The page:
We have also found the low tech solution of printing out the problems in the library and scaning them quickly is very effective. We keep a paper copy of the problems in the Math Dept mail room at Rochester. If you do this, be sure your login is listed in $PG_environment{'PRINT_FILE_NAMES_FOR'} so that the actual file names of the .pg files will be printed. You should also be a professor in the course which will enable you to select and print up to 20 sets at a time. Students can only print one set at a time. If you have a very fast server, you can raise this limit.

You can even print out the problems directly from our library at Rochester. Connect to and do a System Login with username practice3 and password practice3. The reason you should use practice3 is that practice3 is the only practice user listed in $PG_environment{'PRINT_FILE_NAMES_FOR'} for this course. Note that since you can not login as a professor to this course you will have to download the problem sets one at a time. A lot of patience would be required to download all 131 sets but in practice, most people will only be interested in a subset of the sets.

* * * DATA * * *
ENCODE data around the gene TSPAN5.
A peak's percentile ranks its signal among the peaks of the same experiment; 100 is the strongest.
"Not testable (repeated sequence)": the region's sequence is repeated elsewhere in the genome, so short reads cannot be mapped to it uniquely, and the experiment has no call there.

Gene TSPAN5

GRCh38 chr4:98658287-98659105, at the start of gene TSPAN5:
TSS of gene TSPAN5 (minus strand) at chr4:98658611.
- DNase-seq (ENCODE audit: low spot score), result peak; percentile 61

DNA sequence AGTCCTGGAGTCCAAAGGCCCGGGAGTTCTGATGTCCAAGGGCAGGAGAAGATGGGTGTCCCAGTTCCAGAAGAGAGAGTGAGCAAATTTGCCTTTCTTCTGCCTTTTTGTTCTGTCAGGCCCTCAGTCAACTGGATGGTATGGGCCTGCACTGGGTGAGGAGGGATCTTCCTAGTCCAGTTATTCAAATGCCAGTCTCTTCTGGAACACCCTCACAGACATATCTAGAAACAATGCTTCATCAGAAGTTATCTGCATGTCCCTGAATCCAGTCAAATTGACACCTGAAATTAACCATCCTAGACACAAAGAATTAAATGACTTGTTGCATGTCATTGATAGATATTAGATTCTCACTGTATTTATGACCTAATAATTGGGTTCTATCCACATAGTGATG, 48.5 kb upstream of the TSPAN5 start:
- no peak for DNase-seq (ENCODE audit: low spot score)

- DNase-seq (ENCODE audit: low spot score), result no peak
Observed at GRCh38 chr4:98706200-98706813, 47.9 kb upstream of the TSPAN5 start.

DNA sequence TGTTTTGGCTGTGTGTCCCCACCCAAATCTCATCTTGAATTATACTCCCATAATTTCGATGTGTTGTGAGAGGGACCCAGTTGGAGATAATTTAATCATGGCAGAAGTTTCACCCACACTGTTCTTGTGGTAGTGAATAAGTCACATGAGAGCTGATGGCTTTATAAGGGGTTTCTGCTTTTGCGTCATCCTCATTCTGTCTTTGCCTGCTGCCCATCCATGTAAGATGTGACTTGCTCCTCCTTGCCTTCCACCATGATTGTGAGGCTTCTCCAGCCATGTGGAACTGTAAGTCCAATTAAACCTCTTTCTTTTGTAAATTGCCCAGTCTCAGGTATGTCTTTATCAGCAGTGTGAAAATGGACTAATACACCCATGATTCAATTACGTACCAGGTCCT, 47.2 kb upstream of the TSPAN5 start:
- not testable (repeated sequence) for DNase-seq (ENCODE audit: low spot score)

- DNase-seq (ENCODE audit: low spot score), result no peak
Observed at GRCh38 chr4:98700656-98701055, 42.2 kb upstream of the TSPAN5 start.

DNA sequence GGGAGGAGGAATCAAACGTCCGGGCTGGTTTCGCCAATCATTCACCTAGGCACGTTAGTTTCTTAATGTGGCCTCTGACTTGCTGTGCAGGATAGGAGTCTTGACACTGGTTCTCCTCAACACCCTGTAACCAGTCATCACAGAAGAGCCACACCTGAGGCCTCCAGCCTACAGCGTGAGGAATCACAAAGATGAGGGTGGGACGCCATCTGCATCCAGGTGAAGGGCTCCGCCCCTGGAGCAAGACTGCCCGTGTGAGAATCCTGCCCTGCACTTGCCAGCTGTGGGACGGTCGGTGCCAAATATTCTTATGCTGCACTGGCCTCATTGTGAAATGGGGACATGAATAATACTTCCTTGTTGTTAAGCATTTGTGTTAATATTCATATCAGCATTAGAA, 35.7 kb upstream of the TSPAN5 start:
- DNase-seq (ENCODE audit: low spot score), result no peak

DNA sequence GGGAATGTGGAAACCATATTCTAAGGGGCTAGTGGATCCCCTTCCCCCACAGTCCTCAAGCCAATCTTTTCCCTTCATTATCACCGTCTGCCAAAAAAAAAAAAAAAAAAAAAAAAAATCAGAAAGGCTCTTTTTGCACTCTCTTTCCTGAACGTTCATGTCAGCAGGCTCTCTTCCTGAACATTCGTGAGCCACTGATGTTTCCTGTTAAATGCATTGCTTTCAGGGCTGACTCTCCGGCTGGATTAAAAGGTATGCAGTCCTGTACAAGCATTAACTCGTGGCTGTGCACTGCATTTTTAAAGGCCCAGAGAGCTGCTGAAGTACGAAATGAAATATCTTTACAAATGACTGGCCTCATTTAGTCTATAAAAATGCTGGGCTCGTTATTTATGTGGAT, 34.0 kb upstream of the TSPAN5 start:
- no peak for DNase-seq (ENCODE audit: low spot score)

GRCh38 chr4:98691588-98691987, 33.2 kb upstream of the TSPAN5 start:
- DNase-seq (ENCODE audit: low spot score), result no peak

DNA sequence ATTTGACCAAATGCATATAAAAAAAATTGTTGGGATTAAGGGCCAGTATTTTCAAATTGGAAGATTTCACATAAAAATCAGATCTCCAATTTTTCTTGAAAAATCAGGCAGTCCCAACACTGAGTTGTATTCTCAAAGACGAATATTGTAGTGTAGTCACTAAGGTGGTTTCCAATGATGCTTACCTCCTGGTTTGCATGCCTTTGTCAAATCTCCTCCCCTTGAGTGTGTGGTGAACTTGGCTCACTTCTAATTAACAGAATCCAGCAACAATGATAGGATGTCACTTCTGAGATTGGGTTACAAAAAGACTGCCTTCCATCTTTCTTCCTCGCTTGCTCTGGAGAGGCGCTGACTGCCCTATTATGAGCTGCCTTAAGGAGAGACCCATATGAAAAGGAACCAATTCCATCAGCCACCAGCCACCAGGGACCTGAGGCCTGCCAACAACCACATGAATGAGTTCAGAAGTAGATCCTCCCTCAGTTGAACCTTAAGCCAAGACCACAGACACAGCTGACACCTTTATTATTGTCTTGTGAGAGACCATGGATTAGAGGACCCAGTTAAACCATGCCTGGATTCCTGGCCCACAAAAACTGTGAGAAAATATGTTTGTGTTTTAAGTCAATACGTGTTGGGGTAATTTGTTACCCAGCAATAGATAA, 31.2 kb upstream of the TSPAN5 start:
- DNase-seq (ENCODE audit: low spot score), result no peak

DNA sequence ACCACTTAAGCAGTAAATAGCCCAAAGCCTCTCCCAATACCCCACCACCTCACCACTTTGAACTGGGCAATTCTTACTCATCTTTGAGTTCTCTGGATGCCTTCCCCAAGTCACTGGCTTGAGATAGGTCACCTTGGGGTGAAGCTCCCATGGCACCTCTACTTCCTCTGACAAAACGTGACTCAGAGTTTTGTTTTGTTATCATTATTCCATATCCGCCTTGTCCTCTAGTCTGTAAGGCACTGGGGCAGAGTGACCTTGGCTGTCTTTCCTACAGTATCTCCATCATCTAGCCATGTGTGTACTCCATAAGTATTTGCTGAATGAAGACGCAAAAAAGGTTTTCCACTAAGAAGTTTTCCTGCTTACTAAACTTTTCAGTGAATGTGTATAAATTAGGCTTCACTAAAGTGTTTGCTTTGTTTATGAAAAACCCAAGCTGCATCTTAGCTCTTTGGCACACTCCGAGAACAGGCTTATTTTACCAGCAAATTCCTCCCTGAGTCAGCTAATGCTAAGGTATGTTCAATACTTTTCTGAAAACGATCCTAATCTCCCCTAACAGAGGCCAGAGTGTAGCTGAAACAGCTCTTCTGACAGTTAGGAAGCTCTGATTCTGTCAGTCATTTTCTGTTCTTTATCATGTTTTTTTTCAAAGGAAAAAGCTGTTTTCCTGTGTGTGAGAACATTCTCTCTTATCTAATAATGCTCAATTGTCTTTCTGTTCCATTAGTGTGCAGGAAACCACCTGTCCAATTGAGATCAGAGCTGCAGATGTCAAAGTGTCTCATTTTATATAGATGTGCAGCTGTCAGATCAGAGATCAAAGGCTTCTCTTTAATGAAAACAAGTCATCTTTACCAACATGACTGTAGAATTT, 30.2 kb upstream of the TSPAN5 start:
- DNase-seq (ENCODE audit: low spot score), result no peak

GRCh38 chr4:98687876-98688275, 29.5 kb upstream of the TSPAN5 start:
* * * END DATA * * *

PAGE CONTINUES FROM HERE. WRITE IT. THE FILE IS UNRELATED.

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userBill Ziemer - Re: How can we arrange to share problems  blueArrow
6/11/2001; 4:19:39 PM (reads: 3165, responses: 0)
I am in the process of coding the middle and top layer of this scheme for a related project, and can quickly modify it for Webworks I am sure. I will bring the prototype to the Madison meeting as a starting point.